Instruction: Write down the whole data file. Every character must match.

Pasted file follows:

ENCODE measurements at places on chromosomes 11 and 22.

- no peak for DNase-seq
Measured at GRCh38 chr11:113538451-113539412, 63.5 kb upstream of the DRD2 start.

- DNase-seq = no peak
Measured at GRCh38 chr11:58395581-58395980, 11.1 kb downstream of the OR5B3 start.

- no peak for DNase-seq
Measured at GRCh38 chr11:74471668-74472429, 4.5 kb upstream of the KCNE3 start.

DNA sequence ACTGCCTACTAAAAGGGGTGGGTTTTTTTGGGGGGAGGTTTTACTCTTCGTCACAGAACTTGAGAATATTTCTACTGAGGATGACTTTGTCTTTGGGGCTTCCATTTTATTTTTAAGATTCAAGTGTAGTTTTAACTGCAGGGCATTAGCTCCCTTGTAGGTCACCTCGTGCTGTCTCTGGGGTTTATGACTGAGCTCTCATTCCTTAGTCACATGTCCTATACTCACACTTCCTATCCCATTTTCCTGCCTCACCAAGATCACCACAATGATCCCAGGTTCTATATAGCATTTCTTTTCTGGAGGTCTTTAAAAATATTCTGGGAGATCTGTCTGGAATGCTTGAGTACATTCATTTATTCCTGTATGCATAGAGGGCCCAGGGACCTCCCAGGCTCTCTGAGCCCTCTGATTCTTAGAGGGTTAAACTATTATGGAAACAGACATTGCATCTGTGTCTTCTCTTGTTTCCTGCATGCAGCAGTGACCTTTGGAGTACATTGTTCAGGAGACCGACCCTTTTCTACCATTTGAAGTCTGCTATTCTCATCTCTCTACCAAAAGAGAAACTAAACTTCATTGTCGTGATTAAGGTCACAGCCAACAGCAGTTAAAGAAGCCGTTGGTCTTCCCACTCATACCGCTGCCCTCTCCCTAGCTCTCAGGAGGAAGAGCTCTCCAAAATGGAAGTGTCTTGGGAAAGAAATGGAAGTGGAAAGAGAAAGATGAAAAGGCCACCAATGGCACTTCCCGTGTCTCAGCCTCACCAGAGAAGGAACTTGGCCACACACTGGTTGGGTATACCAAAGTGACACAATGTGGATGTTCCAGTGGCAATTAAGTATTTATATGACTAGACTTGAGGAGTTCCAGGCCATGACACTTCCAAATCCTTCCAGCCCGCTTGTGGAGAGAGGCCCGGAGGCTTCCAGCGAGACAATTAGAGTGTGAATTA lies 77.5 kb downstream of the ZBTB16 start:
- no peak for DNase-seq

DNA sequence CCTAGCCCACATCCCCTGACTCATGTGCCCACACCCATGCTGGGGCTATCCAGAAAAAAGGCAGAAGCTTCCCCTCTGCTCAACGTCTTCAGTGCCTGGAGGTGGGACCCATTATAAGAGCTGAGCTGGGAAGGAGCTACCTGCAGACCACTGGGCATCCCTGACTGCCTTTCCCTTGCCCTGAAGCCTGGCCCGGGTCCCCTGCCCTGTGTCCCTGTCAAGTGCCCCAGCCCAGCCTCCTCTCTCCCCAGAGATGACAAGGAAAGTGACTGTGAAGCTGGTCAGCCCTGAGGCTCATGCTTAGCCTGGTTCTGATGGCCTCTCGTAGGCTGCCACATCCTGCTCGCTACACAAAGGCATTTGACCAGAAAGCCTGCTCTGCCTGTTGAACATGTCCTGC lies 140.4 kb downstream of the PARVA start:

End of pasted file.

ENCODE measurements at places on chromosomes 11 and 22.

- no peak for DNase-seq
Measured at GRCh38 chr11:113538451-113539412, 63.5 kb upstream of the DRD2 start.

- DNase-seq = no peak
Measured at GRCh38 chr11:58395581-58395980, 11.1 kb downstream of the OR5B3 start.

- no peak for DNase-seq
Measured at GRCh38 chr11:74471668-74472429, 4.5 kb upstream of the KCNE3 start.

DNA sequence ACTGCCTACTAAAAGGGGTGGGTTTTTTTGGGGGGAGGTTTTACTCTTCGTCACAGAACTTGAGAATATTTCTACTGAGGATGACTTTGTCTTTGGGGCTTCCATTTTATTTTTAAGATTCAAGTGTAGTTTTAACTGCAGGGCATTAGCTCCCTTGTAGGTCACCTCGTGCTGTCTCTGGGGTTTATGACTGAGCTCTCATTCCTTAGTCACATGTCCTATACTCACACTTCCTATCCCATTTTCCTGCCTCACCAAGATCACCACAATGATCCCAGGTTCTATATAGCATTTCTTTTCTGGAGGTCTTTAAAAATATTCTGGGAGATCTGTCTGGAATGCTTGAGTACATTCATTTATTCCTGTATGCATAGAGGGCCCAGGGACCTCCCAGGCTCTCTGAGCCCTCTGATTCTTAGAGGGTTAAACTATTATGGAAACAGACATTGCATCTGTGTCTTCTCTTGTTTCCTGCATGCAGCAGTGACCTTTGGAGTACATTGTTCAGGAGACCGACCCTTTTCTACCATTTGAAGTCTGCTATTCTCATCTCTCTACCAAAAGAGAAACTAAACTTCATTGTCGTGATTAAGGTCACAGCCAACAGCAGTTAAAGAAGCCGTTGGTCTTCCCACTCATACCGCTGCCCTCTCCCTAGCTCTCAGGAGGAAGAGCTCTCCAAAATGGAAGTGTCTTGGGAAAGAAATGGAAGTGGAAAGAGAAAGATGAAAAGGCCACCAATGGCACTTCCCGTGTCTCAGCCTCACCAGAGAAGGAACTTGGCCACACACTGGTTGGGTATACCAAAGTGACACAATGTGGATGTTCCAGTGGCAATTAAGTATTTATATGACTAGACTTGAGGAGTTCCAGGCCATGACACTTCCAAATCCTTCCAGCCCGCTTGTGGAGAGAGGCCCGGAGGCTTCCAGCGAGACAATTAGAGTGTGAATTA lies 77.5 kb downstream of the ZBTB16 start:
- no peak for DNase-seq

DNA sequence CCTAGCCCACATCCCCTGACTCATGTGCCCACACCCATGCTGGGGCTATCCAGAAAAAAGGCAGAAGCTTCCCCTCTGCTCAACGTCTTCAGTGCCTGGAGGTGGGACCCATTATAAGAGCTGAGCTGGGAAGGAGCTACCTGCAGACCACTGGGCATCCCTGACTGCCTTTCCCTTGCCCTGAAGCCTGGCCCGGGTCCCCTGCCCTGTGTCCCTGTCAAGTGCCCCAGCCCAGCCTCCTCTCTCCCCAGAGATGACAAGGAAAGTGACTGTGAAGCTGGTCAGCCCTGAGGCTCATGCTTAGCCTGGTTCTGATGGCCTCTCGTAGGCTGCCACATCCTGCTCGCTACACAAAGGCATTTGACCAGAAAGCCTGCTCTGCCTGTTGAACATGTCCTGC lies 140.4 kb downstream of the PARVA start: